That just cracks me up, that conservative label that Republicans like to wear in the collar of their jackets like a hex sign on an old barn to ward off any hint of liberalism.
What in the hell is conservative about
- blowing their children’s financial futures with unparalleled debt (trillions under both Reagan and George W)
- pulling the teeth of the EPA and substantially devolving its responsibilities to the industries it was meant to oversee
- giving to the rich by taking from the poor
- keeping an ‘enemies list’ second not even to Richard Nixon
- running (one can hardly call it fighting) an unfunded war
To conserve and to believe in conserving and to encourage conservation would all seem to be requirements for wearing the label ‘conservative.’ Or am I wrong? Has the word been so bastardized as to no longer bear that connective tissue?
Well, of course conservative Republicans are no longer doing any of that and I used to be among them. I was, for more decades than I like to count, fiercely protective of the right to keep government the hell out of my business and an ardent admirer of those up-by-the-bootstraps Horatio Alger success stories.
Then, things governmental began to go in odd directions. Reagan confused me with his privatizing of public utilities and public transportation and both of them quickly went to hell in a hand basket, but he was so endearing in his humility and folksiness that I voted for him a second time. I watched in a fair degree of horror, a national debt that had taken the entire history of the country to reach a trillion dollars, multiply to three and a half trillion. I was told that Reagan was one of the great conservatives. All of the liberals the nation has ever known, laid end-to-end and stacked on top of one another three times over couldn’t come close to the fiscal wreckage of the Reagan administration.
But, I voted for Bush, Sr. because I didn’t much think Mike Dukakis could do the job and I was reluctant to kiss off a lifetime of being a Republican. Little old small-businessman me still believed in conserving things and, like someone in the throes of mid-life crisis, I fell in love with Bill Clinton the moment he went down to the edge of the stage in that debate and knelt down and actually talked to a questioning member of the audience. Bill did a lot of personal things unwisely, but so had I by that time in my life. Yet he balanced the budget for the first time in my memory and paid down a big hunk of the national debt and had a workable plan for paying the rest. And I thought, what the hell, this man is supposed to be a liberal! Bill was conserving education, conserving the economy, conserving the environment and, perhaps most importantly, conserving the nation’s reputation in the world for being an innovator and partner.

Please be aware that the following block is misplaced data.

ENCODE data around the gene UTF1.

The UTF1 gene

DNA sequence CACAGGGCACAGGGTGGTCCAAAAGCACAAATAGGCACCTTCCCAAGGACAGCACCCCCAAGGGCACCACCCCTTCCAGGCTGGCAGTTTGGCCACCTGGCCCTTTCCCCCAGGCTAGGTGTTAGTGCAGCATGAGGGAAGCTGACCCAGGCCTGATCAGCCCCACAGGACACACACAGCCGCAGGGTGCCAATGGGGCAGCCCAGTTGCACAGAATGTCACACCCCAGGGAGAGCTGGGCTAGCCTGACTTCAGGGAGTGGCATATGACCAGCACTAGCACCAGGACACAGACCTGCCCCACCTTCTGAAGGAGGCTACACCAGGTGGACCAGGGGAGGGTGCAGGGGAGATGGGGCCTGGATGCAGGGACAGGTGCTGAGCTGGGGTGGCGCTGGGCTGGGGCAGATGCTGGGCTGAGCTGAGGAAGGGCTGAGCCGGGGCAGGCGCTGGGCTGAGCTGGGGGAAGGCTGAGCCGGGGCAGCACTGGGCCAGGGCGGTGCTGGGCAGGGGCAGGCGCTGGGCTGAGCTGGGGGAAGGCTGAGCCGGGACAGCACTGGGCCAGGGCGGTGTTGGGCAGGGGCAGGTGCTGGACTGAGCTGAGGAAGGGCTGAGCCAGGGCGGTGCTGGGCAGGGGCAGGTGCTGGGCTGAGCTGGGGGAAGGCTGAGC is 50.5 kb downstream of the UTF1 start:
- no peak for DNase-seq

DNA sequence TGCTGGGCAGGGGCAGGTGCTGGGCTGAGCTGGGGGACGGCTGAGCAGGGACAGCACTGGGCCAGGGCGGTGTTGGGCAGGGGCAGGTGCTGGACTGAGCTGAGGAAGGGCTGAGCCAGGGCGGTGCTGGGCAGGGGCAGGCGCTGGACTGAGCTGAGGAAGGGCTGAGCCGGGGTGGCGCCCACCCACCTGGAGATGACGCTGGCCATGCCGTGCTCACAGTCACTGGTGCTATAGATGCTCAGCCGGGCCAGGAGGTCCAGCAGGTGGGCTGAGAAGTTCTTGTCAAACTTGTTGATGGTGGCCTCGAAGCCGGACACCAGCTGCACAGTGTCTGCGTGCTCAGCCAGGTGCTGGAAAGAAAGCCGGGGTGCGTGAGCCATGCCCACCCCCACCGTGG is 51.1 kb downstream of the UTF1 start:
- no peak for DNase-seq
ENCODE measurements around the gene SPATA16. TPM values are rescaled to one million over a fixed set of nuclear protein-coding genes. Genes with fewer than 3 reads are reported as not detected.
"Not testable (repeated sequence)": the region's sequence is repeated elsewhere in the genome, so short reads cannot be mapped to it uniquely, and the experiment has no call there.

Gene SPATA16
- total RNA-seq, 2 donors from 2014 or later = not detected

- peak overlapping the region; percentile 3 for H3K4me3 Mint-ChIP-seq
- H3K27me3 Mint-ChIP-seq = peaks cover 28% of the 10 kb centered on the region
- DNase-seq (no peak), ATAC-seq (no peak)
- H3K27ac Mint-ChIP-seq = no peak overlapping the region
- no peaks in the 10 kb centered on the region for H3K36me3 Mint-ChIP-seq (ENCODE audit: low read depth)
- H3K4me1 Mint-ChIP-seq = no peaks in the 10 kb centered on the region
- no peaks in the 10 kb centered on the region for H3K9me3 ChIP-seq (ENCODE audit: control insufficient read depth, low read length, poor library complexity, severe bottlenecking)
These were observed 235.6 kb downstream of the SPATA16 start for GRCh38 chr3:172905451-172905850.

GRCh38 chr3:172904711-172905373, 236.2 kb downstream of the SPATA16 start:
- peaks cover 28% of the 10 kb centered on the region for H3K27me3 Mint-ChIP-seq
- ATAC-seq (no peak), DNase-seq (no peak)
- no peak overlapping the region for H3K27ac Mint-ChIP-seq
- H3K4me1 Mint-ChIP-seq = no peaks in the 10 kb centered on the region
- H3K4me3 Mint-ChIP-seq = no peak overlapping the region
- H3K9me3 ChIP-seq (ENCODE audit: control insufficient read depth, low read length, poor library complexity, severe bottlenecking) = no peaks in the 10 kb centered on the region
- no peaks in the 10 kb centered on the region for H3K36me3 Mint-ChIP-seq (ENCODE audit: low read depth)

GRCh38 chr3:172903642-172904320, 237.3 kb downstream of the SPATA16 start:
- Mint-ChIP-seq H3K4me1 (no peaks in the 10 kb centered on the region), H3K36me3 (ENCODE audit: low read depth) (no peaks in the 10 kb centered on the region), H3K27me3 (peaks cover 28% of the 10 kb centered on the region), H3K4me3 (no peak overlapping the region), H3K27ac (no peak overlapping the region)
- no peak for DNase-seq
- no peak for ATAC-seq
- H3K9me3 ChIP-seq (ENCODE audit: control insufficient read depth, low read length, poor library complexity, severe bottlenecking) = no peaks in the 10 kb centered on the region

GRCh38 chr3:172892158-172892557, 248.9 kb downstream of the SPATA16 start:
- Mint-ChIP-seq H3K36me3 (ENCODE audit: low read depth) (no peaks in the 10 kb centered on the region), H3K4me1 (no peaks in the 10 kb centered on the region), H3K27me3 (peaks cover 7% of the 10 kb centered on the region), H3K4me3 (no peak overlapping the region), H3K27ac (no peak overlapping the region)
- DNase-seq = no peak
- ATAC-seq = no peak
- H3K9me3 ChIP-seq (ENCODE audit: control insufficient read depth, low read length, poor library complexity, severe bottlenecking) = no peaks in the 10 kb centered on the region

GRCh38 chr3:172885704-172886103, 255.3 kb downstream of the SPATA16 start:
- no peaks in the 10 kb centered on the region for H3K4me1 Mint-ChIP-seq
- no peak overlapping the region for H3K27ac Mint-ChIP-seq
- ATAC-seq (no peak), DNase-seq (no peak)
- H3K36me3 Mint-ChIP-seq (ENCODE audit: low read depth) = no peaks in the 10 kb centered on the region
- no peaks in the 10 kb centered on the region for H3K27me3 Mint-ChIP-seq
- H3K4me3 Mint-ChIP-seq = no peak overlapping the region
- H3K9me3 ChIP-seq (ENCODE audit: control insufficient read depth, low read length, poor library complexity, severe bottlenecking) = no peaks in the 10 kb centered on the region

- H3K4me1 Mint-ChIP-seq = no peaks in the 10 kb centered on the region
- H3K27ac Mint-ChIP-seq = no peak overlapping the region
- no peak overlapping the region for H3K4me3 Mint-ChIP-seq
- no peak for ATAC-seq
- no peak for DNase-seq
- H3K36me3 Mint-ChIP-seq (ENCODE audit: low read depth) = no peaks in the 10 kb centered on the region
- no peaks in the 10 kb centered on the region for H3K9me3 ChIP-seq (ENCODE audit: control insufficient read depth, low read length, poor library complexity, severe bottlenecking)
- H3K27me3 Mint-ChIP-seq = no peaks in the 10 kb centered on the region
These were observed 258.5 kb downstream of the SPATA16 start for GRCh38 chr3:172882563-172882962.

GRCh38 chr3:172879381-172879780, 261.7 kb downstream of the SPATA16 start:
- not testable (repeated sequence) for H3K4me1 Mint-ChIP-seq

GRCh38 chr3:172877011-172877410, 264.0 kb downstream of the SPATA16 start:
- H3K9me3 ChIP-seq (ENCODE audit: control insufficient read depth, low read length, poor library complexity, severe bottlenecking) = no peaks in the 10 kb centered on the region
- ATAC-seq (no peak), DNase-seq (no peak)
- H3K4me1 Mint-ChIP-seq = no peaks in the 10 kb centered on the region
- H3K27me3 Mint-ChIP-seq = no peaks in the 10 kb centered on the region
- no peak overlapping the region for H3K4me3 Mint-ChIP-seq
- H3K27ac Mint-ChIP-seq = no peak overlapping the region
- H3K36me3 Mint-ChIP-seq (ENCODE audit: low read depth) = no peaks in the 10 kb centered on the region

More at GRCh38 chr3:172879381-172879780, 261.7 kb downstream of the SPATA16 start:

It was a test of confidence in the things I had spent a lifetime believing.
And now we have a president who wants to privatize Social Security and is just plain outright lying about the facts in order to stampede an already jittery congress. And I can see Social Security going the way of United Airlines and Commonwealth Edison while conservative Republicans congratulate themselves at finally having reversed Franklin Delano Roosevelt.
That kind of conservation will unstring the bow of American reliance on its conservative values. The word itself will carry the message of its own destruction. Hard work, faith in ourselves, charity toward the less fortunate, a willingness to sacrifice, belief in a better future for our children and a basic trust in fairness will all lay in tatters. The mindless greed of these times and these leaders, subverting the language to undercut the legacy of their own party is a disgrace to witness. And I’m witnessing. I’m not liking it, but damned if I’m not witnessing!
If down this shabby and self-serving road lies conservatism, I guess I must take up the cause of the liberal.